The Boarding Process Examined

This week I am going more the op-ed route and expressing my opinion (like I don’t already) rather than providing factual insight into the travel industry. For any of you that have traveled extensively and can’t afford the business or first class treatment, boarding is a grueling processes.  In the US, a domestic route almost always involves an infuriating boarding process. Now much of this can be blamed on the airlines. With the institution of checked baggage fees the mission of many passengers is to see how much they can stuff into their suitcase, get it passed the gate agents and slam it into the overhead bin. It is quite frankly astonishing what people think is an allowable size for a carry on these days. I have been on very few domestic flights over the past few years where I haven’t had to assist someone lift their bag into the bin because they got a little over zealous with their bag size. In some respects the passengers are to blame but I get the mind-set, you never know if you will need that pair of fancy clubbing shoes when your on a remote beach in Panama, I get it. I try to travel light to avoid such situations but we can’t all be great travelers.

Photo Credit: Cathryn Jakobson Ramin.

Photo Credit: Cathryn Jakobson Ramin.

Are the Airlines To Blame?

I found the below video on the website Vox.com.  It breaks down the different boarding methods imposed by airlines and how they stack up in terms of boarding times. The video really picks apart the traditional model that working back to front is the most inefficient. To me this is obvious, if you have a bunch of people in the same section trying to board at the same time, obviously its going to clog and slow things down, even if you start form the back. I did find it shocking but many of the mainline US carriers, JetBlue, American and Spirit still follow this logic. Turnaround time is of crucial importance to airlines, especially LLC’s why would you use an antiquated model of boarding. I personally thought the randomized boarding process would be the best disperse the crowd randomly and keep the people traveling on the same reservation boarding at the same time. I have had my issues with United in the past but I was very impressed they institute this boarding policy. If was starting an airline this would be the policy I would institute.

Best Boarding Model Doesn’t Mesh with Satisfaction

The outside in model clearly works well in terms of performance but is lacking in customer satisfaction. As the video points out this model will split up people traveling together and force them to board separately. In most cases this definitely won’t fly, not to mention most people wouldn’t obey their boarding zone, they would go with their companion either way. I can’t see many airlines sacrificing customer satisfaction to save a few minutes on the tarmac especially when the ground crews are still loading bags and adding fuel.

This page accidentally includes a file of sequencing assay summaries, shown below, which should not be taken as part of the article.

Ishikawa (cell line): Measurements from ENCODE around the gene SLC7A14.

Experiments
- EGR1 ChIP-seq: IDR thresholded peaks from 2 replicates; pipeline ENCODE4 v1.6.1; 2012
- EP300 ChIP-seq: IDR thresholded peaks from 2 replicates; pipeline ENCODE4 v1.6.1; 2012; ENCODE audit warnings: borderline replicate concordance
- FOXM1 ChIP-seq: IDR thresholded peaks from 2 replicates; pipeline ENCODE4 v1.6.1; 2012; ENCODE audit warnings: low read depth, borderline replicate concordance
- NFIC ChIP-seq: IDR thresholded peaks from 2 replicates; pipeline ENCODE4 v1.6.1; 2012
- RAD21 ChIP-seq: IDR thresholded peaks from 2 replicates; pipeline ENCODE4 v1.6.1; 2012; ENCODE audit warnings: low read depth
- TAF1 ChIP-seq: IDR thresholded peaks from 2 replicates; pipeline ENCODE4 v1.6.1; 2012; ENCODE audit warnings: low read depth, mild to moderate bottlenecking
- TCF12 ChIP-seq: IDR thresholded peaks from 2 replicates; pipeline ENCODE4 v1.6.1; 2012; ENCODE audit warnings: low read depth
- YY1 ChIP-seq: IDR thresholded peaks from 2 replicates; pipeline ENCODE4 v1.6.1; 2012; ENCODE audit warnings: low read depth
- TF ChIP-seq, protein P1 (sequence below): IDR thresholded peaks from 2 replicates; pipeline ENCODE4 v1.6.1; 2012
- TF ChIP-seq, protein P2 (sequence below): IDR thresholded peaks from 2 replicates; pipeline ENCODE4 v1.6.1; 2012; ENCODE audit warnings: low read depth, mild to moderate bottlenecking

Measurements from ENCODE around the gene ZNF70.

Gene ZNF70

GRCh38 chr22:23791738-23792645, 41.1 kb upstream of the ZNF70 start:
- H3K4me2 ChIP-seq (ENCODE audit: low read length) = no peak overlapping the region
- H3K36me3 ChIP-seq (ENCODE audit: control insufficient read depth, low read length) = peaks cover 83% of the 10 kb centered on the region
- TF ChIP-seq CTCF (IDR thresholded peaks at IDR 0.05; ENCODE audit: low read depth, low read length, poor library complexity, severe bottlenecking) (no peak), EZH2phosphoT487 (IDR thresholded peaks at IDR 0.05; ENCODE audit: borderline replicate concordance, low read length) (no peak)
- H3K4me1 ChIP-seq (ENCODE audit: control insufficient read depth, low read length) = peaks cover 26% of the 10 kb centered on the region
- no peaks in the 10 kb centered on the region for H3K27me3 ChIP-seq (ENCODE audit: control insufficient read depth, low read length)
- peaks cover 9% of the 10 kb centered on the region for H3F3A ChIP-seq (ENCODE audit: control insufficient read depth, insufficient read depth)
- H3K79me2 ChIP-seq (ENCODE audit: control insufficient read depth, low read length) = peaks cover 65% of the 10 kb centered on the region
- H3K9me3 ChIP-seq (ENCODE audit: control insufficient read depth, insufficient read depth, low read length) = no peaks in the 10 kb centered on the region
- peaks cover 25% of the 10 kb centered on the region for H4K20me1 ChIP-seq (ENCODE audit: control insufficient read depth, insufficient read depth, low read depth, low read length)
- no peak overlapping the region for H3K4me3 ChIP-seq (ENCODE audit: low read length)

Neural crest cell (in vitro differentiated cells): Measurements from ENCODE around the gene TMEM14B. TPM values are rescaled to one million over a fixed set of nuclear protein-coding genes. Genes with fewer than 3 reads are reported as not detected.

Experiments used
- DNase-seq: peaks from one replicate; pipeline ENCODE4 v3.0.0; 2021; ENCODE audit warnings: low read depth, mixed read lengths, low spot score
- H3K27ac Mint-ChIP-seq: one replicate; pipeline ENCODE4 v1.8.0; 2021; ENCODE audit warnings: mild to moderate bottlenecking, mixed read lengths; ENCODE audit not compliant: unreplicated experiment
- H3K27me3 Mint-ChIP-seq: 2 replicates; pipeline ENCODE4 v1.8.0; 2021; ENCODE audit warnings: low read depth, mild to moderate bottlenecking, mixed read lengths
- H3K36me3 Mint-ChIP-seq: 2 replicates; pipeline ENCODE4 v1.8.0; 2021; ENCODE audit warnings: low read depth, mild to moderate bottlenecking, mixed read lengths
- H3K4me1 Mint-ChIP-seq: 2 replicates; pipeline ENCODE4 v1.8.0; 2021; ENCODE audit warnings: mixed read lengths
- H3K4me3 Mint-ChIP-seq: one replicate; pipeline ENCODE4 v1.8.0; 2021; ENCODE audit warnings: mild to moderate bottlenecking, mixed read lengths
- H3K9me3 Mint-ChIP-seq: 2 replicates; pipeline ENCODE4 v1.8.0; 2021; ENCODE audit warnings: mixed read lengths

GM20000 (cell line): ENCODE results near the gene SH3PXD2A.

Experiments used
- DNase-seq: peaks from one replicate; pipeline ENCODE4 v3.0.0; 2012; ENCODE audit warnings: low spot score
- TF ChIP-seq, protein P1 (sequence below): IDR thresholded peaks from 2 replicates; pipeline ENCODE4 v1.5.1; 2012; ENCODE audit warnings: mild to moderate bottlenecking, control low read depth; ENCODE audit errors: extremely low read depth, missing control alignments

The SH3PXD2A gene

boarding

The best performing model is the sit where you want model. We all know this model because Southwest lives and dies by it. While I generally enjoy flying Southwest, not knowing my seat beforehand is slightly bothersome, but I can’t deny boarding is usually painless, especially when I get zone A. I understand the logic, you head towards the empty seat avoiding the crowd and reducing clogged aisles. People do love to sit near the front but if I see the aisle and window seats taken up front, I am heading for open rows towards the back. In terms of customer satisfaction, if you get group A or even B you are feeling pretty good but if you get stuck with C, you are totally dejected. You can see it in their eyes when they board, only seeing middle seats and knowing there is no hope for salvation. This can ruin the flight for some people. If I have the middle seat I need to prepare myself mentally and physically with a couple strong bloody Mary’s.

Turnaround time

Closing Thoughts

Boarding procedures that are efficient are good for airlines as they act as cost saving. Less time spent at the gate means more flying, moving pax and selling tickets. There is the question of do airlines want to be efficient when boarding? On the flip side now that airlines have instituted early boarding options, why would they want to board efficiently? In a way they want you to be pissed off and purchase an upgrade. Get on the plane early and relax why others struggle. Also passengers are willing to accept slow boarding, as long as their carry on’s don’t have fee’s. The gate agents also need to step up their games, enforcing baggage rules and making sure people board only when their group is called. If you know you are boarding last be sure to use the tripchi app to be your guide to waiting your turn at the airport.

 

 

 

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Chandra is passionate about travel and technology....

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